Sometimes, entrepreneurship simply means forging ahead in the face of seemingly impossible odds.

Their marketing strategy wasn’t just a matter of knowing their customers. They also saw an untapped price-point in the market. “There was a niche between $60 and $80 that no one was serving,” Berger says. “Nike, Adidas and Reebok were all selling shoes for $100 and up. We felt you could make very good performance shoes for between $60 and $80 that a kid would be able to play in throughout his entire season every bit as well as the more expensive shoes. And we didn’t need a multimillion dollar TV campaign to justify the price.”

They had to pinpoint their price before their shoes surged in popularity. Their first offering cost $80 and didn’t sell well. “When we marked it down to $65, it really started moving out the door,” Berger says.

Their next breakthrough came when they decided to market their shoes via highlight videos. That began by accident, thanks to a videotape of a game, featuring several streetball stars, that was lying around the office.

“We didn’t realize we had anything till one day we were doing a video shoot with a bunch of NBA players,” Berger says. “We’d set up this room where they could watch ESPN or play video games, but they see this tape and want to watch it over and over. A kid who worked for our ad agency said, ‘We should put this to music and make it a mix tape.'”

They did and offered copies to anyone who came into the Footaction chain to try on a pair of AND 1’s shoes. By the end of the first weekend of the promotion, all 50,000 tapes were gone. “It was the fastest promotion that Footaction had ever had,” Berger says.

The mix tapes led to an AND 1-sponsored game of streetball stars in New York City, which sold out. That game led to five more and, eventually, a 60-city international tour and the television show on ESPN. “It became bigger than we ever expected it to,” he says. “Between ’01 and ’03, when our brand suffered a lull, people would argue that the mix tapes kept us alive.”

Around the same time, Berger, who, like any serious athlete, is relentlessly competitive, began to realize that AND 1 wasn’t ever going to beat Nike, which dominates the athletic-shoe market. “Nike always had between a 60 and 65 percent market share in basketball,” he explains. “We could never eat into their business.” He concluded that his company was consigned to fight with Adidas and Reebok for the distant No. 2 position. “Once I realized that, it became a lot less fun.”

What’s more, consolidation among sports-shoe retailers was cutting AND 1’s profit margin. When Berger, Gilbert and Austin had achieved their early successes, they achieved margins of 10 to 15 percent. But the now-bigger retailers were demanding better prices, and the company’s margin shrunk to the 5 to 8 percent range.

“The combination of not being able to win and the economics getting worse meant it was time to sell,” Berger says. “Our business had gone up, then it went down, and when it started going back up again, we decided to sell.”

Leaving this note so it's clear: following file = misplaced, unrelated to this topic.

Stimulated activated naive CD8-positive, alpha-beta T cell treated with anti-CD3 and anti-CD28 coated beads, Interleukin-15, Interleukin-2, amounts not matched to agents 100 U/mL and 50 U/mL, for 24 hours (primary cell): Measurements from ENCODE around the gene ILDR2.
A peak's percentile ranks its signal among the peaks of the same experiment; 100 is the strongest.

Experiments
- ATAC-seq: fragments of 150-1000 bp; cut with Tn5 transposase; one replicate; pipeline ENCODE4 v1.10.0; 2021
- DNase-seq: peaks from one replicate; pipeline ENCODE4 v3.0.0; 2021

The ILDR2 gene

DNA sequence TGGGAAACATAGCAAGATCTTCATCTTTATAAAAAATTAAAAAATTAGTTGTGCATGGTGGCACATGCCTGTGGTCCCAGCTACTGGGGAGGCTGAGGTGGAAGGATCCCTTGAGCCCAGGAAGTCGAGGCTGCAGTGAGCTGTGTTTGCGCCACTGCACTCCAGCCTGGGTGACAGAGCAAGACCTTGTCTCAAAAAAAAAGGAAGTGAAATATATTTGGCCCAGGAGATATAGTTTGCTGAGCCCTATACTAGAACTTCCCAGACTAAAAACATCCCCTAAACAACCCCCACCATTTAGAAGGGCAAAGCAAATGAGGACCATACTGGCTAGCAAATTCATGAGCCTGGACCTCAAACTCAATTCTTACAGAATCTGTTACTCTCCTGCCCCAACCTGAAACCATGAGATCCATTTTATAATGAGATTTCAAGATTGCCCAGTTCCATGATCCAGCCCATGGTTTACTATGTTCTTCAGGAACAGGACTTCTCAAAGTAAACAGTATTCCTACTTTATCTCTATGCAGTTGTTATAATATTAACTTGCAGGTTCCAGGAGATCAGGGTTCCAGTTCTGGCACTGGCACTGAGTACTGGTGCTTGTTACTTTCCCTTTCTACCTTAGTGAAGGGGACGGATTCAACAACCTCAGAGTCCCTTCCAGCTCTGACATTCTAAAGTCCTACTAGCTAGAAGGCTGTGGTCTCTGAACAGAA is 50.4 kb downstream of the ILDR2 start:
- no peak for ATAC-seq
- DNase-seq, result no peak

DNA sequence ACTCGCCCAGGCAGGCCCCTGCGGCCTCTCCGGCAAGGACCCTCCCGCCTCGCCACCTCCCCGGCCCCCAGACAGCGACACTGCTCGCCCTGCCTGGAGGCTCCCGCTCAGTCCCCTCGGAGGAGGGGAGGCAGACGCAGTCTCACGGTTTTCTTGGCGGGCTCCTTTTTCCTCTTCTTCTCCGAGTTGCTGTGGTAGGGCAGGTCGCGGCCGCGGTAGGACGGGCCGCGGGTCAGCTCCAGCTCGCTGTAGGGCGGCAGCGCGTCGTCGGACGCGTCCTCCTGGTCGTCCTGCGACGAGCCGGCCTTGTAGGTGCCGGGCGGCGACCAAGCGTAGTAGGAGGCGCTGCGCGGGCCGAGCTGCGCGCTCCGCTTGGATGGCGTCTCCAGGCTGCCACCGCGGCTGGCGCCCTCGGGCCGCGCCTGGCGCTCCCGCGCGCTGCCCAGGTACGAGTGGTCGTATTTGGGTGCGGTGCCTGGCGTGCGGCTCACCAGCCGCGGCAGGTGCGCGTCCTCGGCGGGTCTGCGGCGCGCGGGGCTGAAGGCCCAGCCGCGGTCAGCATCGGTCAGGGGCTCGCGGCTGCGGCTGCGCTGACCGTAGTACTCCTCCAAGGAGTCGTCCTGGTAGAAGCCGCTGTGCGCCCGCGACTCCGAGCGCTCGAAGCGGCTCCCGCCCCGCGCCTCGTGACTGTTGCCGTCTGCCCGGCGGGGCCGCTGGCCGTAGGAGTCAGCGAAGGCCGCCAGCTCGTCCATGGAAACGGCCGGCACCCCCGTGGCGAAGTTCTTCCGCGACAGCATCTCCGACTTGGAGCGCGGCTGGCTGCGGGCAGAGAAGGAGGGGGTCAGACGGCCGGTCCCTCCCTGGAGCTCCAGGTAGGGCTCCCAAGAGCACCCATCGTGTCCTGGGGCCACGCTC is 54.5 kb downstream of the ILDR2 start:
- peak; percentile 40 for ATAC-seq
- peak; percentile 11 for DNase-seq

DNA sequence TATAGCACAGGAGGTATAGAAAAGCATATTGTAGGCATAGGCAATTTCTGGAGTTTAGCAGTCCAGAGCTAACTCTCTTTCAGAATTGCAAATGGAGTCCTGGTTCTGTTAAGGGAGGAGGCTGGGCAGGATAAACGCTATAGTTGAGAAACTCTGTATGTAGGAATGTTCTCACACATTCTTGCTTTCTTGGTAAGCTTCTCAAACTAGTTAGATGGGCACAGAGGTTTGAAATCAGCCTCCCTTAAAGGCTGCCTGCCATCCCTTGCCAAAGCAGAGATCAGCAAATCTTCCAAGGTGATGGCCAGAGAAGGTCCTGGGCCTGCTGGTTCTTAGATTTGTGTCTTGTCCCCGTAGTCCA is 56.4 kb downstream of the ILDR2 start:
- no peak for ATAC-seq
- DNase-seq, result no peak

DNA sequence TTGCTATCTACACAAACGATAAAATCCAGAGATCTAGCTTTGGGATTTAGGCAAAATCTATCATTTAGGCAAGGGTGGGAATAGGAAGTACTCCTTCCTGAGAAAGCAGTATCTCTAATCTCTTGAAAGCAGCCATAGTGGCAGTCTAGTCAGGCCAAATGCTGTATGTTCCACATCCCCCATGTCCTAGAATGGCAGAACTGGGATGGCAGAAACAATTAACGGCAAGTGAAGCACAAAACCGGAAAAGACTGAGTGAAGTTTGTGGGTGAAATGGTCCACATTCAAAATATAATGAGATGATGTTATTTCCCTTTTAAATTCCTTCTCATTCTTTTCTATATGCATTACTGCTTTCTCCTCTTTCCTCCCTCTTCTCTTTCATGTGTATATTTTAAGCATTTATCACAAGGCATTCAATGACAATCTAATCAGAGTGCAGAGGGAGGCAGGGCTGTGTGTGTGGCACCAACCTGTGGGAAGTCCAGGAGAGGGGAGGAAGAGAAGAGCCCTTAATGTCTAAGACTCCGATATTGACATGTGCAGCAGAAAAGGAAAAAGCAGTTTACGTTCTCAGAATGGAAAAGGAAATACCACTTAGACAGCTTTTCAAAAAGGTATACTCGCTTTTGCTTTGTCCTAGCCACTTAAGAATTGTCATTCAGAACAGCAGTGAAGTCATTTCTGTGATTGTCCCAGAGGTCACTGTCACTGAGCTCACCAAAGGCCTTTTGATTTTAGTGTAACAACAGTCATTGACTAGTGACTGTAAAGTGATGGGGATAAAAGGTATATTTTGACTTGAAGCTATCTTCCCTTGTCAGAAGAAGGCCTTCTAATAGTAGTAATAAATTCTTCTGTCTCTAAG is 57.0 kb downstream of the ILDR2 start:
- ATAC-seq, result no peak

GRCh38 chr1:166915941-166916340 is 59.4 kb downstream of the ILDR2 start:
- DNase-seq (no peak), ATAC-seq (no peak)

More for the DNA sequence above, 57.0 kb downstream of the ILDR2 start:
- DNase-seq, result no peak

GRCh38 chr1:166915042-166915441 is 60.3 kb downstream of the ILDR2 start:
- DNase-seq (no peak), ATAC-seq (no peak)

Berger, Austin and Gilbert were able to pocket much of the proceeds from the sale because they had few outside investors while the company grew. Berger believed that AND 1 should avoid raising money from investors, if possible, because investors necessarily take equity, which is potentially the most valuable thing an entrepreneur has.

“The whole reason you start a business is for the equity. If you go raising money, you’re limiting your upside.”

“I felt that if I raised money to put money in my pocket for a more comfortable lifestyle, I was just taking money out of my pocket further down the line. The whole idea of being an entrepreneur is that you’re willing to take that risk because at some point you’ll be a volunteer, meaning, ‘I ain’t doing it unless I volunteer.'”

Berger suspects that a lot of young entrepreneurs raise money not because their company really needs it but because they’re intoxicated with the idea of hiring hotshot marketers and rolling out big ad campaigns. They want to look big before they get big. Trouble is, doing that burns through money.

“I rarely find businesses that need the cash that their owners think they do, and I see two or three business plans a week. They want to raise $2 million, $3 million, or $5 million, and I say, ‘Do you know that the product is going to sell?’ They say, ‘No.’ And I say, ‘Till you know the product’s going to sell, what are you going to market? A product’s usually its own best marketing—a good product will sell. Then if it sells, raise money so you can sell more.'”

With the sale of AND 1, Berger achieved his goal of becoming a volunteer. These days, he’s spending as much time as he can with his three young children. “Until my youngest is in school, I think I’ll stay home with my kids.” And he’s an assistant varsity basketball coach at Westtown Friends School. “That’s been a tremendous experience. I might spend the next 25 years of my life being a basketball coach.”

 

Advertisements

March 28, 2009 - Posted by | Business, Entrepreneur, invention, Life, Million dollars Idea, Millionaire, Sports, Television, Uncategorized, Youtube | ,

No comments yet.

Leave a Reply

Fill in your details below or click an icon to log in:

WordPress.com Logo

You are commenting using your WordPress.com account. Log Out / Change )

Twitter picture

You are commenting using your Twitter account. Log Out / Change )

Facebook photo

You are commenting using your Facebook account. Log Out / Change )

Google+ photo

You are commenting using your Google+ account. Log Out / Change )

Connecting to %s